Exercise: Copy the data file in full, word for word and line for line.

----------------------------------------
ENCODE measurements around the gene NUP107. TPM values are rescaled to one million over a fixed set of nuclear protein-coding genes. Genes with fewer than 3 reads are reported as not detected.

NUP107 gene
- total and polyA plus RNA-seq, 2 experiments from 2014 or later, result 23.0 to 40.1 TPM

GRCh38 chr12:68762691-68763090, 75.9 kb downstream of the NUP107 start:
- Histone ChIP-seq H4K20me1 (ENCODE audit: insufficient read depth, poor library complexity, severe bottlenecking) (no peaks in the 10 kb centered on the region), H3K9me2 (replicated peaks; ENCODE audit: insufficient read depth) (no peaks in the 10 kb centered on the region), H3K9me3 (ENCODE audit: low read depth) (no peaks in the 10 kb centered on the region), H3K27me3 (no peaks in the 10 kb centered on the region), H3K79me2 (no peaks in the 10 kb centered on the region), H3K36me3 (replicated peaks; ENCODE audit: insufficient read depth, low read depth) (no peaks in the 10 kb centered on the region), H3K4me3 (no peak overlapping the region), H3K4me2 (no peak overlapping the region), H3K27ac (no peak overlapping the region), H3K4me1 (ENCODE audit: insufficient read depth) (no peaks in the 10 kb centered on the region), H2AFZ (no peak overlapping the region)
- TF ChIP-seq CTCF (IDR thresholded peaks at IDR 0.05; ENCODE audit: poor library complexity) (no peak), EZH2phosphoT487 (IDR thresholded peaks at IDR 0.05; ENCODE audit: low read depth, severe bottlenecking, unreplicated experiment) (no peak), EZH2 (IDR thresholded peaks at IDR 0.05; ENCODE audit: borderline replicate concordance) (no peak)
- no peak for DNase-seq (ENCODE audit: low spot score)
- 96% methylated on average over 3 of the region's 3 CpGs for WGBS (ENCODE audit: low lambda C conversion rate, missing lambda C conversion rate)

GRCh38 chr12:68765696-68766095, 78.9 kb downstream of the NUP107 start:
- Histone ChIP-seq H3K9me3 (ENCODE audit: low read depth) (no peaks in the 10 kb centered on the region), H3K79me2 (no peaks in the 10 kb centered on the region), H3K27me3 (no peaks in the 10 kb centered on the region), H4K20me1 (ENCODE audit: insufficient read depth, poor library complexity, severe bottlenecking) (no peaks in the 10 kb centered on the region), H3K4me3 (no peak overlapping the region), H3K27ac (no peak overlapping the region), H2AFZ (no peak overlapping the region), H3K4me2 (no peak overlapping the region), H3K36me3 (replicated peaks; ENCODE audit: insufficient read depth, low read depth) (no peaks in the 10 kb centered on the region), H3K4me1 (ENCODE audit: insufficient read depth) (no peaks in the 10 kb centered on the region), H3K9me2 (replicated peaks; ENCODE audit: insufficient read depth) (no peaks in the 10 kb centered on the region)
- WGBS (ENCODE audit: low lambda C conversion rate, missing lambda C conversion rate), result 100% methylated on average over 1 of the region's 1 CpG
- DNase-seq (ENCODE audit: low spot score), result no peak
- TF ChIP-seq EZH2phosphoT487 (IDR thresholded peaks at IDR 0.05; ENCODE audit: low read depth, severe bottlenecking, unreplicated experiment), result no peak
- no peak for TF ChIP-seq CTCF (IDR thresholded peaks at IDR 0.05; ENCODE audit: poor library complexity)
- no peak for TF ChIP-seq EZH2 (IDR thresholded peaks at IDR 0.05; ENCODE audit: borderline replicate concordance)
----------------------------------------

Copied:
ENCODE measurements around the gene NUP107. TPM values are rescaled to one million over a fixed set of nuclear protein-coding genes. Genes with fewer than 3 reads are reported as not detected.

NUP107 gene
- total and polyA plus RNA-seq, 2 experiments from 2014 or later, result 23.0 to 40.1 TPM

GRCh38 chr12:68762691-68763090, 75.9 kb downstream of the NUP107 start:
- Histone ChIP-seq H4K20me1 (ENCODE audit: insufficient read depth, poor library complexity, severe bottlenecking) (no peaks in the 10 kb centered on the region), H3K9me2 (replicated peaks; ENCODE audit: insufficient read depth) (no peaks in the 10 kb centered on the region), H3K9me3 (ENCODE audit: low read depth) (no peaks in the 10 kb centered on the region), H3K27me3 (no peaks in the 10 kb centered on the region), H3K79me2 (no peaks in the 10 kb centered on the region), H3K36me3 (replicated peaks; ENCODE audit: insufficient read depth, low read depth) (no peaks in the 10 kb centered on the region), H3K4me3 (no peak overlapping the region), H3K4me2 (no peak overlapping the region), H3K27ac (no peak overlapping the region), H3K4me1 (ENCODE audit: insufficient read depth) (no peaks in the 10 kb centered on the region), H2AFZ (no peak overlapping the region)
- TF ChIP-seq CTCF (IDR thresholded peaks at IDR 0.05; ENCODE audit: poor library complexity) (no peak), EZH2phosphoT487 (IDR thresholded peaks at IDR 0.05; ENCODE audit: low read depth, severe bottlenecking, unreplicated experiment) (no peak), EZH2 (IDR thresholded peaks at IDR 0.05; ENCODE audit: borderline replicate concordance) (no peak)
- no peak for DNase-seq (ENCODE audit: low spot score)
- 96% methylated on average over 3 of the region's 3 CpGs for WGBS (ENCODE audit: low lambda C conversion rate, missing lambda C conversion rate)

GRCh38 chr12:68765696-68766095, 78.9 kb downstream of the NUP107 start:
- Histone ChIP-seq H3K9me3 (ENCODE audit: low read depth) (no peaks in the 10 kb centered on the region), H3K79me2 (no peaks in the 10 kb centered on the region), H3K27me3 (no peaks in the 10 kb centered on the region), H4K20me1 (ENCODE audit: insufficient read depth, poor library complexity, severe bottlenecking) (no peaks in the 10 kb centered on the region), H3K4me3 (no peak overlapping the region), H3K27ac (no peak overlapping the region), H2AFZ (no peak overlapping the region), H3K4me2 (no peak overlapping the region), H3K36me3 (replicated peaks; ENCODE audit: insufficient read depth, low read depth) (no peaks in the 10 kb centered on the region), H3K4me1 (ENCODE audit: insufficient read depth) (no peaks in the 10 kb centered on the region), H3K9me2 (replicated peaks; ENCODE audit: insufficient read depth) (no peaks in the 10 kb centered on the region)
- WGBS (ENCODE audit: low lambda C conversion rate, missing lambda C conversion rate), result 100% methylated on average over 1 of the region's 1 CpG
- DNase-seq (ENCODE audit: low spot score), result no peak
- TF ChIP-seq EZH2phosphoT487 (IDR thresholded peaks at IDR 0.05; ENCODE audit: low read depth, severe bottlenecking, unreplicated experiment), result no peak
- no peak for TF ChIP-seq CTCF (IDR thresholded peaks at IDR 0.05; ENCODE audit: poor library complexity)
- no peak for TF ChIP-seq EZH2 (IDR thresholded peaks at IDR 0.05; ENCODE audit: borderline replicate concordance)